Tying Up Loose Ends

Published in the August, 1998 issue of The Trail Less Traveled
Copyright © 1998 Leslie Desmond, Diamond Lu Productions. All rights reserved. Photos by Richard F. Levine


In certain situations it can be handy to know how to shorten your reins and lengthen the lead on your mecate. If you need to pony your horse some place without a halter and rope or if you want to work with your horse from the fence, or on the ground in a snaffle, this simple adjustment can make a big difference in how effective you are.

Remember, do not tie your horse with the tail end of your mecate when your reins are looped over the saddle horn, or buckled through your throat latch. This can damage your horse and tear up your gear. Photos and text that describe how to do this appeared in the September, 1995 issue of The Trail Less Traveled.

Adjusting your mecate in this way helps to eliminate the possibility that your horse will get a foot, or a stirrup, through your reins when they’re looped over the horn. It allows you the flexibility to feed him out quite a bit of extra line if the situation calls for it.

082755006bBridle your horse and leave the throat latch undone.
374b7b0293 08ebcee9f3
Start with your reins as far over towards the left side of your horse’s neck as possible, with the offside (right) slobber strap running up alongside the cheek piece of your bridle. Keep the tail of your mecate well-organized and out of the way, and bring the slack out of the reins, over the top of his head. This will cause the rein that is attached to the right slobber strap to snug up.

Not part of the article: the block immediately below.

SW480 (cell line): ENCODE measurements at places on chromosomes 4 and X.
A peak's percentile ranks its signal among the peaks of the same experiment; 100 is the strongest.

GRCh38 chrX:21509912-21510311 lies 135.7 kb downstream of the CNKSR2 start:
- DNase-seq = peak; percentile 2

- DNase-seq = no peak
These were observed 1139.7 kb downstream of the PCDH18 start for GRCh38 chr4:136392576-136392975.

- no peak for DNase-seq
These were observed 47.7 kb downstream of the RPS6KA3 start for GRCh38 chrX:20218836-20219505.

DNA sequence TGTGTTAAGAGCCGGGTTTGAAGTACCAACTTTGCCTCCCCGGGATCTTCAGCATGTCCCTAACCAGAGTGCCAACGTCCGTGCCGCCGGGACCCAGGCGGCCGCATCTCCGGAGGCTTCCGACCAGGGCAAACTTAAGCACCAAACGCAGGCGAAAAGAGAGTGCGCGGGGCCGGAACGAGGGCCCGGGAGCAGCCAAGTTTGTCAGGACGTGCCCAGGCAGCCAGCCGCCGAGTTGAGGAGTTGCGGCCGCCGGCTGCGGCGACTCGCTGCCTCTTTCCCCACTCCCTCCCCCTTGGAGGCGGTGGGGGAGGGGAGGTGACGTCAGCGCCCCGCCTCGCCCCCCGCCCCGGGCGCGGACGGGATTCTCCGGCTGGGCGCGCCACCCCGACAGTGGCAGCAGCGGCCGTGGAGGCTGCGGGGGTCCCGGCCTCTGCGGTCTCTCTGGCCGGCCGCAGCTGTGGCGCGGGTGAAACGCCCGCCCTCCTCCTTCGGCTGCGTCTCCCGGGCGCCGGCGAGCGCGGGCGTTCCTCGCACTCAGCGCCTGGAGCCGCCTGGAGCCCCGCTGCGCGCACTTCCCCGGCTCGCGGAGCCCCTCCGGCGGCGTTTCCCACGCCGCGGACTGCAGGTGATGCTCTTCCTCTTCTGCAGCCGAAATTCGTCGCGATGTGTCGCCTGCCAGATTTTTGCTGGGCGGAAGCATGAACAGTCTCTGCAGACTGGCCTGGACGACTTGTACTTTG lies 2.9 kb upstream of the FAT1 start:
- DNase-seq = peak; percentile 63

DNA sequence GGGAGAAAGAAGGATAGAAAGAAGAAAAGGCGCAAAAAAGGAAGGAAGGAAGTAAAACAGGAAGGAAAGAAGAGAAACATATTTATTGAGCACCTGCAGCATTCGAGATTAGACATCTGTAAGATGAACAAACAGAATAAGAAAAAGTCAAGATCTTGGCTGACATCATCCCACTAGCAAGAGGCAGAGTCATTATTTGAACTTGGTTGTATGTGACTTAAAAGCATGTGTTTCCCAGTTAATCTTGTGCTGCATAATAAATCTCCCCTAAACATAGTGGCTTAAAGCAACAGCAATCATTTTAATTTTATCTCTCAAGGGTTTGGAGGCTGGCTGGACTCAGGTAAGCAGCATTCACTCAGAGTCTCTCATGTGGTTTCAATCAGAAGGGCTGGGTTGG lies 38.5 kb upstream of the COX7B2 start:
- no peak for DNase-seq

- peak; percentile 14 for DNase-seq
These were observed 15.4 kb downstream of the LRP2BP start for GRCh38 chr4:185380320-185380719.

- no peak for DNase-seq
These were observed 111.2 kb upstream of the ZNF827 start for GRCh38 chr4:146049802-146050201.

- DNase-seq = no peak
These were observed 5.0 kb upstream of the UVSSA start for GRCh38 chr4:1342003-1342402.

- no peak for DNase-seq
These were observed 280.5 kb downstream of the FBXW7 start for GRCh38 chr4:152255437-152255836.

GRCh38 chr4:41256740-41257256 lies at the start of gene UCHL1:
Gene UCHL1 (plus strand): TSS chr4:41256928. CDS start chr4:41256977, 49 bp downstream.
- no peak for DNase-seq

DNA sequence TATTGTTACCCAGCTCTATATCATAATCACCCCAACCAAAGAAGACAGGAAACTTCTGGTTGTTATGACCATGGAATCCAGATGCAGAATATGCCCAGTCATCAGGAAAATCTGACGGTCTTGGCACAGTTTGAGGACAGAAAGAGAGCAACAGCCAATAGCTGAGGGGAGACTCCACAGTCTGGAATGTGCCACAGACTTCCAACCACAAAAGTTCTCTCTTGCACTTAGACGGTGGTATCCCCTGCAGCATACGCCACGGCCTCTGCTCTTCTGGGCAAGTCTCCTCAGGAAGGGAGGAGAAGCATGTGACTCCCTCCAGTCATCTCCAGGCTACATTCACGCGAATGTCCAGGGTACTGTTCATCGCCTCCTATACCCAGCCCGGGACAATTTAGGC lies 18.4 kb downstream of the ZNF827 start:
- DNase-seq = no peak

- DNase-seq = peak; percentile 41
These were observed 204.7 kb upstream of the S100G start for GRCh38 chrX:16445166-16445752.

8e7a9105f0Buckle the throat latch around both reins.         
51d13635c0You will have a lot of slack now between the throat latch and the near-side slobber strap that needs to be taken up.    
04708aba6fLoosen the half hitch and pull the slack through. No more than the very tips of your fingers should reach through the half hitch to get hold of the rein you are pulling through. It’s safest to push the rein through the loop of the loosened knot--from your right hand to your left hand.         
0a64c0e72cSo that you don’t tug on your horse’s mouth while you thread the rein through the hole in the strap, hold on to the slobber strap as you pull. Your half hitch is still in place, so just work the slack out of it and snug it up the way it was before.       
tie08When it’s adjusted to the proper length, there should still be enough slack in the rein coming over the head to allow the near-side slobber strap to hang as if your reins hadn’t been shortened up. This is so the feel of your hand on the horse’s mouth is still the same, and does not get transferred to a pull that he feels on the poll.    
tie09tie10After some experimentation and practice, most horses can understand what you’re asking them to do with their bodies from either side. Bill Dorrance works here to build feel into a green horse from the ground at his Pebble Beach clinic in February 1997.
tie11tie12When there is a need to work your horse up close on the right side, it can help a horse to understand what he feels from your hand if you run the end of your mecate under his chin and back through the snaffle ring on the right.
tie13tie14Before the slack comes all the way out and pulls the left-side slobber strap up toward the bit, simply double the mecate over the right-hand snaffle bit ring.
tie15tie16Before the slack comes all the way out and pulls the left-side slobber strap up toward the bit, simply double the mecate over the right-hand snaffle bit ring.